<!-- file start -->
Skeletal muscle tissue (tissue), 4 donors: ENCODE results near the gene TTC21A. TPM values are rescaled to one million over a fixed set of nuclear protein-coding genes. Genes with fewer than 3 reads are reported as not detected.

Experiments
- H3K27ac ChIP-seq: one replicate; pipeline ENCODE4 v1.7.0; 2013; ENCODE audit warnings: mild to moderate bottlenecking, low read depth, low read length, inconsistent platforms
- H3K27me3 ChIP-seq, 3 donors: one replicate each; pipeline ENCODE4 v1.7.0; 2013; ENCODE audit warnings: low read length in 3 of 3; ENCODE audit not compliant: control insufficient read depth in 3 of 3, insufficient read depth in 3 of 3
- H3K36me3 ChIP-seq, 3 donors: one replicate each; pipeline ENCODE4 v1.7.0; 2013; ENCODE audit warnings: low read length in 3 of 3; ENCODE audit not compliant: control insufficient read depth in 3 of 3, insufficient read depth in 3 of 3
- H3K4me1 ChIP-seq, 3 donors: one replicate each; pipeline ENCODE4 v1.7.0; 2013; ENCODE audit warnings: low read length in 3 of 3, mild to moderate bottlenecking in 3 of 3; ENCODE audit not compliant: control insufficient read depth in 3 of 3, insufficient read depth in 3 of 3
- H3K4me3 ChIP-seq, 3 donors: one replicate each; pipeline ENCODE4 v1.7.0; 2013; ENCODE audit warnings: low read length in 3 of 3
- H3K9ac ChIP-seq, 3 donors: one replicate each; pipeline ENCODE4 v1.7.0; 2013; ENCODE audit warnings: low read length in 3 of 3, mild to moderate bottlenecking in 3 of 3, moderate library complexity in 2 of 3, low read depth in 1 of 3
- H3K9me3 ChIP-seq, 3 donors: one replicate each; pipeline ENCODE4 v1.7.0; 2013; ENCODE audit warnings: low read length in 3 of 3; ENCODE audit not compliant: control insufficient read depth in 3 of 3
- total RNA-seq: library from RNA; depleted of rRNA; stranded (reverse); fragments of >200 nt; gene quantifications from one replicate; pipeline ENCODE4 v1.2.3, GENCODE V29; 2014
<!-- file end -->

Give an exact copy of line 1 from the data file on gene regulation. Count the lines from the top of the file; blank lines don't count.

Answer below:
Skeletal muscle tissue (tissue), 4 donors: ENCODE results near the gene TTC21A. TPM values are rescaled to one million over a fixed set of nuclear protein-coding genes. Genes with fewer than 3 reads are reported as not detected.